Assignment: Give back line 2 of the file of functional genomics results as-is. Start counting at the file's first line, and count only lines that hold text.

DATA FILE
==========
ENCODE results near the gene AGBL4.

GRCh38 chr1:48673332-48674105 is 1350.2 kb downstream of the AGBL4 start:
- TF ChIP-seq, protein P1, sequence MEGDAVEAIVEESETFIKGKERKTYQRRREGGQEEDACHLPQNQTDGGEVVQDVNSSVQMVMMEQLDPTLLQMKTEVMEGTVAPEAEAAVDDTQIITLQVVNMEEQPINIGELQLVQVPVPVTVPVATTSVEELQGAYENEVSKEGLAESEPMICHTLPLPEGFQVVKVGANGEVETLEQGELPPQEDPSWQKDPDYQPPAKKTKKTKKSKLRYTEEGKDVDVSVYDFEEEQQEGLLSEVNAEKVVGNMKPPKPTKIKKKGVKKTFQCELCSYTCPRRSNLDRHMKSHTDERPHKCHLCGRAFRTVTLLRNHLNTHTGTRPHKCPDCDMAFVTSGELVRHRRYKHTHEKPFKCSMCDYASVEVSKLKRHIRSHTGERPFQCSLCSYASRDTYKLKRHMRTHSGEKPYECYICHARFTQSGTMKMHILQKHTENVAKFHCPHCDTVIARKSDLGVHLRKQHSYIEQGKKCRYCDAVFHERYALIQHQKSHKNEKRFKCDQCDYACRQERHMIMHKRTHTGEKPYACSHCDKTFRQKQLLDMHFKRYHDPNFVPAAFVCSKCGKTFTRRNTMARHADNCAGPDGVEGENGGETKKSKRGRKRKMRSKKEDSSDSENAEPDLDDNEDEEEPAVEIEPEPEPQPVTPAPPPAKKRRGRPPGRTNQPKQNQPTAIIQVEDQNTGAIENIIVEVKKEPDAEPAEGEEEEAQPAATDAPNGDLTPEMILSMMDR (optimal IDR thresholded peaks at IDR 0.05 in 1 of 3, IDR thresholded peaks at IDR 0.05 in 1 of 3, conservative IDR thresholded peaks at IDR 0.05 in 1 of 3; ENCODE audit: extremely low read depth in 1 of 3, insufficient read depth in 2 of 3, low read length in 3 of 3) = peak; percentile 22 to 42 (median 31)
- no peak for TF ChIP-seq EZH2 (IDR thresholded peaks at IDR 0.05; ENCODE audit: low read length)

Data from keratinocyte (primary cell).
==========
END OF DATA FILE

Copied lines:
GRCh38 chr1:48673332-48674105 is 1350.2 kb downstream of the AGBL4 start: